Competitors from the two teams (the White Team and the Blue Team) charges into the greenhouses of Tootoo Farm on the outskirts of Beijing to pick fresh, organic vegetables for the dish they will prepare during the latest episode of China Radio International's (CRI) food show, "Chopsticks and Beyond," on April 22, 2014. [Photo: CRIENGLISH.com/ Cui Chaoqun]
Generally, Chopsticks and Beyond has been confined to the cozy surroundings of some of the finest kitchens in Beijing. This time was a departure from the norm, however, as the set of the latest C&B was far from the glitz and glamor of fine dining establishments and closer to the source of everything edible, from baozi to brioche - a farm!
We journeyed to Tootoo Farm, an organic, self-sustained operation on the outskirts of Beijing where a cornucopia of fruits, vegetables, herbs, and even wheat, is grown. The farm was first established in 2008 and provides fresh, organic produce and eggs to customers and restaurants looking for a healthier food source in China amid the country's constant concerns over food safety.
Tootoo's fresh vegetables came in handy, as we pitted two teams against each other in preparing Suo Yi Huang Gua, a Chinese cold dish that is a refreshing plate-topper appropriate for the coming hot weather.
Eight contestants from around the world were bused out to the farm and split into two teams of four. After being given color-coordinated shirts (blue vs. white), no time was wasted giving them their tasks. Being involved in every step of their dish's preparation, each team had to enter the green-houses of Tootoo Farm and pick - yes, you read it right, pick - the needed ingredients for the dish they were going to later prepare.
While the white team was all harmony, the blue team was laden with bickering and friction. While it made for good viewing, the white team was well on its way to solidifying the team dynamic needed to tackle the culinary part of the contest that was yet to come, while the blue team seemed like it would be a miracle if they could agree on anything, let alone work together to prepare food.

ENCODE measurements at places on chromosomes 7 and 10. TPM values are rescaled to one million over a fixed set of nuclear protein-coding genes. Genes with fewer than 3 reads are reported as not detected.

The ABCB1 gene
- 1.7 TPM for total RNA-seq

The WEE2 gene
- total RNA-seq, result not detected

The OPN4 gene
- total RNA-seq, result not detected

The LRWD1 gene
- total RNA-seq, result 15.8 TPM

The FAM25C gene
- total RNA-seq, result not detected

However, both teams managed to collect the needed vegetables. With the fresh ingredients secured, it was on to the next stage of the contest - making the dish.
Master Chef Wei Han from Global Home Shopping was with us once again and greeted both teams as they arrived. Wasting little time, Wei Han showed the contestants how to prepare Suo Yi Huang Gua, giving extra detail to the way that the cucumbers are supposed to be cut. Utilizing small, careful diagonal cuts on both sides of the cucumber without completely cleaving through the vegetable, the end result would leave the cucumber looking something like an accordion...or a green slinky. While it may sound easy, what took Wei Han about two minutes took the two teams a lot longer, and with a lot more trial and error.
Presentation of the vegetables was just part of the main dish; the key element to completing the dish was making the sauce. Using horse radish oil, sesame oil, garlic, salt, coriander, soy sauce and vinegar, each team was to make a sauce that would add to the robust flavors of the vegetables each team picked. While both teams prepared their dishes, it was not up to a panel of hoity-toity judges with culinary know-how passing down their verdict on which was better. A big crew of CRI media personnel was on hand to take a bite and cast a vote for the team that did a better job of nailing a dish with a flavor all of the CRI crew was very familiar with.
One after another, the people in the CRI crew tried the dishes from both teams, and when the dust settled, it was the blue team that came out on top. Persevering through the rough start and constant bickering, the blue team wowed the tasters, garnering 14 votes for their dish. The white team, on the other hand, while making a valiant effort and exhibiting much more cohesion as a team, made a dish that earned just seven votes. When asked why she chose the blue team's dish over the white team's dish, one taste-tester said, "The white team's sauce was just a little too bland."
After a quick victory celebration, the blue team was presented with a grand prize for their success - a large take-home box of fresh, organic vegetables from Tootoo Farm, which was presented to the victors by Li Jun, the farm's manager of foreign customer relations.
While the white team didn't clinch a "w" with their dish, they did get to take home a consolation prize, as well - a smaller pack of fresh vegetables and herbs for each contestant to take home. With the day's warm weather, everyone enjoying the cold dishes, some product placement and promotional jargon being thrown around and prizes being handed out willy-nilly, everyone was a winner on the latest Chopsticks and Beyond.
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